Joe Goddard ? Harvest Festival (Greco-Roman) 02/11/2009

October 17, 2009 by  

joe goddard

Joe Goddard is a busy boy indeed. Not content with a part in everyone?s favourite leftfield dance group Hot Chip, Goddard also dabbles in DJ-ing, remixing and is a founder member of the Greco-Roman Collective. And now he?s gone and released an album of solo material.

Was it worth the effort? It?s difficult to say. Harvest Festival is definitely an interesting album, and it will find a number of enthusiasts among those of a more serious dance bent. Described as ?My comment on dance music here as I have experienced it over the years? Harvest Festival is almost a continuous soundtrack to a big night out. But it?s far from engaging. Goddard has been very vocal about his musical influences, citing everything from dub-step to drum ?n? bass as essential to his particular flavour of schizophrenic dance, yet at times these elements rub uncomfortably on each other.

Album opener ?Apple Bobbing? is an easy introduction to the Goddard way, sounding as it does like a slightly slowed-down Hot Chip number minus the vocals and the little hooks that make it so appealing. Not bad, as such, but nothing that we haven?t heard done better before.

?Go Bananas? is one moment where the formula doesn?t quite work. A relentless and unchanging bassline throbs like a headache while a very limited melody loops over and over. Add in a distorted voice chanting ?And party, and bullshit, and party, and bullshit? in monotone throughout and it is difficult to understand how anyone could enjoy it without massive chemical assistance. It?s perhaps an attempt at an ironic garage anthem that wasn?t properly thought through.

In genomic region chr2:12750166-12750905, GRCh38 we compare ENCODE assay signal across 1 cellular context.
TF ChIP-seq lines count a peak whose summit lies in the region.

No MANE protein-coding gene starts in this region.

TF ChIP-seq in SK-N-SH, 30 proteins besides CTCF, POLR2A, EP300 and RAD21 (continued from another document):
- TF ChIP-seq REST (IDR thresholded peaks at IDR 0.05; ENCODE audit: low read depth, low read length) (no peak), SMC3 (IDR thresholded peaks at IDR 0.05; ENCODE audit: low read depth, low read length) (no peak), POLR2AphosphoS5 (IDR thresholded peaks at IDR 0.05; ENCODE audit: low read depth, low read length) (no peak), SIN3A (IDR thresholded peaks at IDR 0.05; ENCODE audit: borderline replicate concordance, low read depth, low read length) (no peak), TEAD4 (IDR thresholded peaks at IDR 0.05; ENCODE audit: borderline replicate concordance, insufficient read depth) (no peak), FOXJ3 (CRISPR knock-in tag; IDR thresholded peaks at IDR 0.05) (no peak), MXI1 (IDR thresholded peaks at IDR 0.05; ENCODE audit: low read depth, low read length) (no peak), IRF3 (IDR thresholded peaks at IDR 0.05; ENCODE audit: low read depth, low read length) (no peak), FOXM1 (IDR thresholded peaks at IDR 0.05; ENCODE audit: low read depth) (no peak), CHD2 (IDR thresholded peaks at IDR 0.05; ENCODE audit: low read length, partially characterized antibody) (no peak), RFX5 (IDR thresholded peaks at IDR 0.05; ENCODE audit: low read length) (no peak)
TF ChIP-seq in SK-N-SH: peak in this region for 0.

Then we veer from one extreme to another. ?Lemon & Lime (Hometime)? is a simple gem. A crisp little beat carries the song, while gentle orchestral chords create an almost hymnal feel. The lyrics are simple but appealing. ?Take me out. I want to see the morning? Simple and understated, but set against the tone of the song, strangely touching. It?s much more familiar territory, but as a consequence it?s more polished and comfortable. And more enjoyable to listen to.

Then the pace kicks up again with ?Sour Grapes?, a bouncy weave along an initially entertaining but ultimately directionless path. The lack of any kind of real structure or progression leaves us, as the listener, adrift. We vacantly bob our heads to an admittedly catchy beat until it stops. And that?s about it. ?Pineapple Chunk? doesn?t even have that much to say for it. An irritatingly simple beat and a melody so simple and slow it sounds like the work of a toddler.

One term that springs to mind from this album is ?ambient?. And no edgy, jerky and dangerous ambient in the Aphex Twin vein, more like the sort of thing you would expect to hear in the chill-out room of a trance club, sprawled out among the rest of the over-indulgers.

If you picked up Harvest Festival hoping to hear Hot Chip melodies with a new spin, then you?ll be disappointed. If you picked it up hoping for a challenging and inaccessible concept album laden with ego, then perhaps you could do worse.

?I wanted to do things that would feel a little out of place on a Hot Chip album,? said Goddard. Congratulations Joe. Not one of these songs would have made it there.


By Liam Clune